In 2005 (http://www.ted.com/talks/chimamanda_adichie_the_danger_of_a_single_story?language=en), writer Chimamanda Adichie spoke powerfully about the danger of having a single story: “Stories matter. Many stories matter. Stories have been used to dispossess and to malign, but stories can also be used to empower and to humanise. Stories can break the dignity of a people, but stories can also repair that broken dignity.”
On a political and social level, the ramifications of her insight are obvious: if we could learn to resist forming single stories of cultures, belief-systems and even individuals, we would be taking enormous strides towards understanding and accepting other people. We would be able to love them more humbly, and respect them more deeply; world peace would be far more likely. Similarly, if marginalised and disempowered groups could fashion the means to tell stories about themselves that shaped their identities as more influential and dignified, stories that would make them less complicit in their own subjugation, it would become more difficult to keep people suppressed. Stories are undoubtedly powerful.
But I want to talk about the ramifications of this on a much more personal level. I want to talk about the stories we tell ourselves about ourselves. In very profound and tangible ways, we become products of our own internal narratives.
In life, we see what we look for. We tend to look for stories that validate what we already believe. That is why, as far we can tell, people conform to the stereotypes we hold of them; we subconsciously look for stories that confirm what we suspect. Single stories always reduce and dehumanise, and we all too often look only for single stories.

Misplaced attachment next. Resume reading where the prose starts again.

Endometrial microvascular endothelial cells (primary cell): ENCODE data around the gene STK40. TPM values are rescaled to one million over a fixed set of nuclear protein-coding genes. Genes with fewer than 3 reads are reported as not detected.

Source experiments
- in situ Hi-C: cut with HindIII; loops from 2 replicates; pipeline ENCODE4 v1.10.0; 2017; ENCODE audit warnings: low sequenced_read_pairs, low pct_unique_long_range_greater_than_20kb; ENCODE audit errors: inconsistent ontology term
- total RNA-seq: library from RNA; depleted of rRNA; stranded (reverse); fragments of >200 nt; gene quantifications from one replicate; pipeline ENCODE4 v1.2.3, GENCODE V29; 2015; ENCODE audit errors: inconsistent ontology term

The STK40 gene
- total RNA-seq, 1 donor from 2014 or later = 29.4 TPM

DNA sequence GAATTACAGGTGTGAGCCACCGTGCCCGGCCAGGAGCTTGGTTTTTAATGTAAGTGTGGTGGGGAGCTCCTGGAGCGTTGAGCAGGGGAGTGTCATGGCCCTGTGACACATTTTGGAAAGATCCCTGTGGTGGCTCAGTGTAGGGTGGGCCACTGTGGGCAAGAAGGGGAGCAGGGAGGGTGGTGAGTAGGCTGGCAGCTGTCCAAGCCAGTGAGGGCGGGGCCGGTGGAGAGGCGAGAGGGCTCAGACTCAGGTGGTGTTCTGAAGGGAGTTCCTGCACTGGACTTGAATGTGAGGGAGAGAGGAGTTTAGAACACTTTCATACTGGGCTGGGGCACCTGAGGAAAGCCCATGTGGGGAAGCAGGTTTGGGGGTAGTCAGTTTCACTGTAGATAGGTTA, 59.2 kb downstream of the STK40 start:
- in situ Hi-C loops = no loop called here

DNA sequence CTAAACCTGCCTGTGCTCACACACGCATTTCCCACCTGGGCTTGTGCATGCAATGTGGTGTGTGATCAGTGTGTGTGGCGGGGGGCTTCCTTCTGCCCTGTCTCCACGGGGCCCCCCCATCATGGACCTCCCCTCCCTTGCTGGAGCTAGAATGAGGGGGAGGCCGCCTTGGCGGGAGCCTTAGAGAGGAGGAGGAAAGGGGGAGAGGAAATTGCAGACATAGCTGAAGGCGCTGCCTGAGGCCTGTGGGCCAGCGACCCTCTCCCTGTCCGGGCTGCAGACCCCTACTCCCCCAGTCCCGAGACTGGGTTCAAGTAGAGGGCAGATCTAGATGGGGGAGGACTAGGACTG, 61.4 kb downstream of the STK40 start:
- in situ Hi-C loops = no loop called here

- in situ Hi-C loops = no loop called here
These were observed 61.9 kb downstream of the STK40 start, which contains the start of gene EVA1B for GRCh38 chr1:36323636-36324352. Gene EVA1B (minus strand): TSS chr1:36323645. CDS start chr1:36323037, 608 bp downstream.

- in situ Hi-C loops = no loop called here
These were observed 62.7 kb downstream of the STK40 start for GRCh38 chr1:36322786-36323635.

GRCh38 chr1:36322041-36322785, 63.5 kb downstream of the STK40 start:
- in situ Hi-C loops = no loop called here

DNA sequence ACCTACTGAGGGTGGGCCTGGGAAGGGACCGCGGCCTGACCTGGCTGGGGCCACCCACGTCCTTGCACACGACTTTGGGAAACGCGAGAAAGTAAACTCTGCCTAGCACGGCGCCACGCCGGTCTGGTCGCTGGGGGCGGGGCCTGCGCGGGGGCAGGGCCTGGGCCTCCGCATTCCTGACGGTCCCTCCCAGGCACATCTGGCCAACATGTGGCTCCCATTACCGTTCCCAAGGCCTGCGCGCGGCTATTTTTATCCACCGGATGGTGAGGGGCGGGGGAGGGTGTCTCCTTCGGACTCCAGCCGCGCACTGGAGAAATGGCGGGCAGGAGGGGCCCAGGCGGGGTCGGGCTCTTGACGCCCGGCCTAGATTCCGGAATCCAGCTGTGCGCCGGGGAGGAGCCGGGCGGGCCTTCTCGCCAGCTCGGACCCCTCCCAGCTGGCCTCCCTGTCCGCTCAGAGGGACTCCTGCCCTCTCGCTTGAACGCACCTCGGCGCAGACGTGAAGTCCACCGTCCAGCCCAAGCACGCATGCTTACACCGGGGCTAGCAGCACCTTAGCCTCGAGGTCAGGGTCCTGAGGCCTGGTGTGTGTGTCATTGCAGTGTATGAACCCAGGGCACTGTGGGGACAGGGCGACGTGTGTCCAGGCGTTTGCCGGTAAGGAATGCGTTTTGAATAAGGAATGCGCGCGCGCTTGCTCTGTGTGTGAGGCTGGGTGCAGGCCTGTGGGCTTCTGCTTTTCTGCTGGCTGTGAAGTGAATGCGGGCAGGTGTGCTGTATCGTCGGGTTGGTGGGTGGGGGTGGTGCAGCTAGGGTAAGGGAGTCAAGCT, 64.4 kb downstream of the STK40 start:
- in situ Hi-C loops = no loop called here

But the same holds true for ourselves. In a strange way, we become stereotypes of ourselves in our minds. When we are (usually negatively) fixated on a particular aspect of our character, we subconsciously look for stories that validate the stereotype, and so we become to ourselves an ‘angry’ person or an ‘impatient’ person – a powerless victim of one sort or another..
Single stories are always dangerous, though. The problem is that our actions are a response to the narratives we tell ourselves, and single stories always reduce and diminish. Our single stories about ourselves dehumanise us. And consequently we act in ways that degrade ourselves. We take these actions as proof of the validity of our self-perception, and the cycle is perpetuated.
My guess is that the lingering pain from your deepest hurt is more the result of the dominance of a single, reductionist self-narrative, rather than merely a consequence of the circumstances that led to that hurt.
A few years ago, when my depression almost broke me, I took a decision to rewrite some of my self-narrative. I was inspired by a passage from my favourite writer, Jeanette Winterson’s Gut Symmetries:
“I can’t go back into the past and change it, but I have noticed that the future changes the past. What I call the past is my memory of it and my memory is conditioned by who I am now. Who I will be. The only way for me to handle what is happening is to move myself forward into someone who has handled it. As yet that person does not exist. She has not those resources. I will have to make her as Jewish legend tells how God made the first man: by moulding a piece of dirt and breathing life into it. The dirt I have in plenty. The life I will have to draw out of lungs unused to deep breathing.” (Jeanette Winterson: Gut Symmetries, Granta Books, 1997, pg 45)
I wrote a series of eight core values for myself, and made a conscious and deliberate decision to find ways to write them into my story as I experience it on a daily basis. I look for opportunities to live stories of them so that when I reflect on the chronicles of my life and my contribution to humanity, I become more than merely the sum of my many failures.
Over the next few weeks I will explore those core values. Until then, I urge you to reflect on this: what stories are you telling yourself about who you are? In what ways are those stories incomplete? Where are they prejudicial? To what are they blind? How will you start rewriting yourself? I can assure you that reflecting on this will be painful. But then everything worthwhile in life is won through tears and sacrifice. I can also assure you that the outcome more than compensates for the pain of the terrible introspection the journey demands. Take it from a man who, despite being deeply flawed, has learned to love himself anyway.
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